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Should I Test For Radon During My Home Inspection?




The answer 99% of the time is YES.  But before we get to all that, for those who may not know, we need to start with the question – What is radon?  Radon is an invisible radioactive gas that has no taste, smell or color. Over time, the uranium in rocks and soil decays and radon gas is released. The gas lets off radioactive particles. Because radon is a gas, it can enter buildings through openings or cracks in the foundation. The radon gas itself decays into radioactive solids, called radon daughters or radon progeny. The radon progeny attach to dust particles in the air and can be inhaled.”  As the EPA states, ”Any radon exposure has some risk of causing lung cancer. The lower the radon level in your home, the lower your family’s risk of lung cancer. Based on a national residential radon survey completed in 1991, the average indoor radon level is about 1.3 picocuries per liter (pCi/L) in air in the United States. The average outdoor level is about 0.4 pCi/L.”  So those are some radon facts…..




Now on to the radon test….  Typically, the radon test is a two-day process in which canisters or a machine are placed in the lowest-level of a home that is habitable.  And so, for a home with finished space in the basement, the test would be placed in the basement.  For a home without a basement or with only a 4-foot foundation rather than a full basement, the test would be placed on the first floor.  Radon is always present, but its level fluctuates constantly.  After 48 hours, the average radon level is taken, and if the radon level is found to be at or above 4.0 pCi/L, it is considered “unsafe” by the EPA.  If this is the case, the situation can be remedied by a Radon Mitigation System, which can cost anywhere from approximately $1,000 – $2,000 (at least this has been my experience) depending of the type of system and the specific characteristics of the home.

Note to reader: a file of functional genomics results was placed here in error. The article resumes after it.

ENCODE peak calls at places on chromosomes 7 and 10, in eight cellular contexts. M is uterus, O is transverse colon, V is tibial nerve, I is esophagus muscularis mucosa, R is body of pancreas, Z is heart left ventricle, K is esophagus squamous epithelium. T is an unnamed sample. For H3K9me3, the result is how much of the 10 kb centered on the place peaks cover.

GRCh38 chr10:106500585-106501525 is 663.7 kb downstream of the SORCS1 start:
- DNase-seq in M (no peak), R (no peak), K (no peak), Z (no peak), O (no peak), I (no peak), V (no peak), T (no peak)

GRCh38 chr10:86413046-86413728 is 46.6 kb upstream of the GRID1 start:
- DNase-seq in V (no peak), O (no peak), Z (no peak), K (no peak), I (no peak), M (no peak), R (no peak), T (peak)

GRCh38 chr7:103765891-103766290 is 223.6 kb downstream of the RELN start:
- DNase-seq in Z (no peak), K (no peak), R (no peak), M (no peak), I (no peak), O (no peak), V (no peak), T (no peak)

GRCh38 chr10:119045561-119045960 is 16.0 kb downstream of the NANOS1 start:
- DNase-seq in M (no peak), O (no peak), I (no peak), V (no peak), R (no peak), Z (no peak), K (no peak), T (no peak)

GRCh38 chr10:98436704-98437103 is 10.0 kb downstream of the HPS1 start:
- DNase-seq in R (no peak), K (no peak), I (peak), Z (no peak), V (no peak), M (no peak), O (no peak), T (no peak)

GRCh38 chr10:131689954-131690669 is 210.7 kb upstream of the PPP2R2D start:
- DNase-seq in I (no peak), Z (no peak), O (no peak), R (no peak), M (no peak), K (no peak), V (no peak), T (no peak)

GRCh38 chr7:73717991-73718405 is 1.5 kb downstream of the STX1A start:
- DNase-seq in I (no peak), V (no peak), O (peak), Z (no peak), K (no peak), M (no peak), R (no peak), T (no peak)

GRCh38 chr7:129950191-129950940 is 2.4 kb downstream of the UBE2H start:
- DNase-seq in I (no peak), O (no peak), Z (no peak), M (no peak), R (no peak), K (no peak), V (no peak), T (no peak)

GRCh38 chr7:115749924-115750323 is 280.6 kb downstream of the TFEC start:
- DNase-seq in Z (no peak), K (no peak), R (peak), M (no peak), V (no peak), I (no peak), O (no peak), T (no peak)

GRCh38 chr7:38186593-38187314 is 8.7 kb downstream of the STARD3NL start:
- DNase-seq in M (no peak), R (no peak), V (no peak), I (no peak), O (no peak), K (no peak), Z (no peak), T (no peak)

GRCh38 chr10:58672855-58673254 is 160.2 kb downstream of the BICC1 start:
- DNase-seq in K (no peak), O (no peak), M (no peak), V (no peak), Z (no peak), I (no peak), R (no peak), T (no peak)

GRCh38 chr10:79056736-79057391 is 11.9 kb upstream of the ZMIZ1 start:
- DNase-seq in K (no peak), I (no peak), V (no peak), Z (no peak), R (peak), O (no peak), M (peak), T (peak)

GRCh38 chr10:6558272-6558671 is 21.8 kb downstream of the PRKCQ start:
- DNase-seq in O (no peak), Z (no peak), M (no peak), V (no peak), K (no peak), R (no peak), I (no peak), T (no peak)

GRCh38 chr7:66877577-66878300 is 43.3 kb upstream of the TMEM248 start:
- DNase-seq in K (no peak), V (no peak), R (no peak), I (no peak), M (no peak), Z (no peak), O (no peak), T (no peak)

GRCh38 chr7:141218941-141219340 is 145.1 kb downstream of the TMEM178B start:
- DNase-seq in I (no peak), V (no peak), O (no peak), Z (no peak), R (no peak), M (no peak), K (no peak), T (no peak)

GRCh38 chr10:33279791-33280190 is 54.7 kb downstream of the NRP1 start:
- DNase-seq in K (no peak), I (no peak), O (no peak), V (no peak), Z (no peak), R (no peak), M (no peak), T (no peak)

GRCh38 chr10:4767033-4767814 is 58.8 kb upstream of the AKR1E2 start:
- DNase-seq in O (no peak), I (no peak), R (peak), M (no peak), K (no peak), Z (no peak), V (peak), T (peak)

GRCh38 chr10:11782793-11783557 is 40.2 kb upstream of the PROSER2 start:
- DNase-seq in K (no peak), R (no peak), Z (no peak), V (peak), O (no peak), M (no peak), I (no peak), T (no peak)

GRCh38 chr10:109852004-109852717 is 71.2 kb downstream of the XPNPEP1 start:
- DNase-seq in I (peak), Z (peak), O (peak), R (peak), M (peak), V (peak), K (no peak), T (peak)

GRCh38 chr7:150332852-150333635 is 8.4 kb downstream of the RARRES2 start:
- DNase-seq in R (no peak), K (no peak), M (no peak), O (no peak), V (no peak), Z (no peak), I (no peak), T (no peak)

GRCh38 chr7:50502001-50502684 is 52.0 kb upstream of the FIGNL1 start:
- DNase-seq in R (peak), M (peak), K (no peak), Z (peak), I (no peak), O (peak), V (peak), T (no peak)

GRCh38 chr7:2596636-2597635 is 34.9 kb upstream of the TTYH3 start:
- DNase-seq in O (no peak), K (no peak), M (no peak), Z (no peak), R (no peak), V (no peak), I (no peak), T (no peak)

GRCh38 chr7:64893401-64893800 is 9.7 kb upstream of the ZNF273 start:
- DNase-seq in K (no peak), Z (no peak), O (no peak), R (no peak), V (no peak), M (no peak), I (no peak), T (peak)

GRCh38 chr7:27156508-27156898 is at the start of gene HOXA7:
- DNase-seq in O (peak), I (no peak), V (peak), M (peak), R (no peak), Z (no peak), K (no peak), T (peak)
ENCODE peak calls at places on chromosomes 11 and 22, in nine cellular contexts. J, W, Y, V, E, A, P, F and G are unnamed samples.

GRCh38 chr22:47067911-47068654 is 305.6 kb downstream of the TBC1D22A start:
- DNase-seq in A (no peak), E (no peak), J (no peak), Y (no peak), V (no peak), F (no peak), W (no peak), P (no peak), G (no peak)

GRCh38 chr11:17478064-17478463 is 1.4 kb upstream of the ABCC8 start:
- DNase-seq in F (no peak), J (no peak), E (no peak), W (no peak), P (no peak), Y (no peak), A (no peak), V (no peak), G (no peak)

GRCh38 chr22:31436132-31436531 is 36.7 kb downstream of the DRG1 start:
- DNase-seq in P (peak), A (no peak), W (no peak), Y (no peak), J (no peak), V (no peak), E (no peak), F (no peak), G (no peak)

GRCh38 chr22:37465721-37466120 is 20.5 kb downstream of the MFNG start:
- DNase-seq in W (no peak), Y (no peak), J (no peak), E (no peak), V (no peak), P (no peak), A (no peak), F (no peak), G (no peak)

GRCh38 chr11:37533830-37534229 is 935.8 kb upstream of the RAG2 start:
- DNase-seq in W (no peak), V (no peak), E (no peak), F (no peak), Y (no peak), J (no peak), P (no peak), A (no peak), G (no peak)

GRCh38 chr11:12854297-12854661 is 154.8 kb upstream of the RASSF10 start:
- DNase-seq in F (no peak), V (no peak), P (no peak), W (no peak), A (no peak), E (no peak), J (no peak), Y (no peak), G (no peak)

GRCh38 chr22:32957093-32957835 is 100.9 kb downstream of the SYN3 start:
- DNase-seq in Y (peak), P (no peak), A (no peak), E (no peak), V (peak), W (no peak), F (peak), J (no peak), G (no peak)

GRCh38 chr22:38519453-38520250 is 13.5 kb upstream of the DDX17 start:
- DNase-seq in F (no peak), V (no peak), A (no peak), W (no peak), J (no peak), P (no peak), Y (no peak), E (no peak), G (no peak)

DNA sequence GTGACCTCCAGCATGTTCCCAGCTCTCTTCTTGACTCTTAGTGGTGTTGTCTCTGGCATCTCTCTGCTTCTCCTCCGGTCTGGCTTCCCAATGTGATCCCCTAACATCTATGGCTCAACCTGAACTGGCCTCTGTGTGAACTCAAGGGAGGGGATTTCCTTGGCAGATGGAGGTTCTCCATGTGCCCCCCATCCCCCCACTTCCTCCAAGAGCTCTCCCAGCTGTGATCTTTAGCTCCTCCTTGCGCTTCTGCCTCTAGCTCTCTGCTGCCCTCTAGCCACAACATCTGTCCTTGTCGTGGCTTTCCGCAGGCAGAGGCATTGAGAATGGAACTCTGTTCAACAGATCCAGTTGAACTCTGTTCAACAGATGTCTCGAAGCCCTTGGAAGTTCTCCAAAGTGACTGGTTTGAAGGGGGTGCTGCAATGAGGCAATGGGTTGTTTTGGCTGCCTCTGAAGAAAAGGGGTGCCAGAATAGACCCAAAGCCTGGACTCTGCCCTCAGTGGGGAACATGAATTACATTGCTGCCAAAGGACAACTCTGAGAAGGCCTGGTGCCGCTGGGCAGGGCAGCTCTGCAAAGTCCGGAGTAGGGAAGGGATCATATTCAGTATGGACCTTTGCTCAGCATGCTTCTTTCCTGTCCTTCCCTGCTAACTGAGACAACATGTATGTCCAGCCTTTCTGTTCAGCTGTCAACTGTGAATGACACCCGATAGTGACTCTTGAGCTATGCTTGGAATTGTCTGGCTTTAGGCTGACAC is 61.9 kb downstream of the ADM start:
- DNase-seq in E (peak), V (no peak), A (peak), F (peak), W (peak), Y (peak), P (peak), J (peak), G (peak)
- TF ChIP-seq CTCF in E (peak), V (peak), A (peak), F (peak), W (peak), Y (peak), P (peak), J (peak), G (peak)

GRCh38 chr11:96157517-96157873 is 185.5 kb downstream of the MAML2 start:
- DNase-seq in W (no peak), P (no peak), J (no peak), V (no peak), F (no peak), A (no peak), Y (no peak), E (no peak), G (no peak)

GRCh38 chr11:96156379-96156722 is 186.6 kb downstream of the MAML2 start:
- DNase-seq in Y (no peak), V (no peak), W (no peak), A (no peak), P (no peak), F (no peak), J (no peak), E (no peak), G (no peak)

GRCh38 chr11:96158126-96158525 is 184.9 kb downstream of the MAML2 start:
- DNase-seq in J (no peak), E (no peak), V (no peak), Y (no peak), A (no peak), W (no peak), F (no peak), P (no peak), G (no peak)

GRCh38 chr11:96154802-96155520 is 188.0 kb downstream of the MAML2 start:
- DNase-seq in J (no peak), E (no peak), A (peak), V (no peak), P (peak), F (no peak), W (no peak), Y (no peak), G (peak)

The cost of the actual radon test itself is not expensive.  Some home inspectors will provide a Canister kit to test the radon for which they charge their clients $100′ish (give or take), while others bring a machine for which they charge $125′ish (give or take).  The canisters have to be sent to a lab to be processed, and so it can take up to a week from when the canisters are placed until you receive the results.  The machine, on the other hand, provides its results two days after the administration of the test or as soon as the machine is picked up.  When my buyers ask if they should test for radon during the home inspection, in almost every case, I say yes.  And I answer this way even if no one is going to be using or spending any time in the finished room in the basement….  Even if a test was done six months before and the result was 2.0 pCi/L, for example.  According to the RSSI, “Radon levels vary in daily and seasonal cycles and in response to weather conditions and ventilation patterns,” and so a six-month window might present too many variations to the testing conditions….  And even if the home currently has a radon mitigation system, which “seems” to be working properly.  The only time that I might advise not to conduct a radon test is if a previous test was done within the last 30 days, there weren’t any structural changes to the home or its ventilating, heating and/or cooling systems during that 30-day time period, and the test result was 2.0 pCi/L or below.  In this case, given the 2.0 pCi/L level of the prior test results and the fact that the conditions are fairly consistent with those of the previous test given the short 30-day window combined with my client’s desire to waive administering the test, I would concur.  But only after we had reviewed, verified and were comfortable with the prior test results.


The last thing I want to say on the subject of testing for radon is a tip to sellers whose home is being tested for the gas – do not do anything to the windows, doors, etc. to try to influence the test.   Many people think that by airing the basement, they can make the levels of the radon decrease, but this is not necessarily true.  In fact, doing this may have the opposite effect on the radon levels.  So follow the instructions of the radon test, and try to keep the opening and closing of doors and windows to a minimum – basically live in the house as you normally would….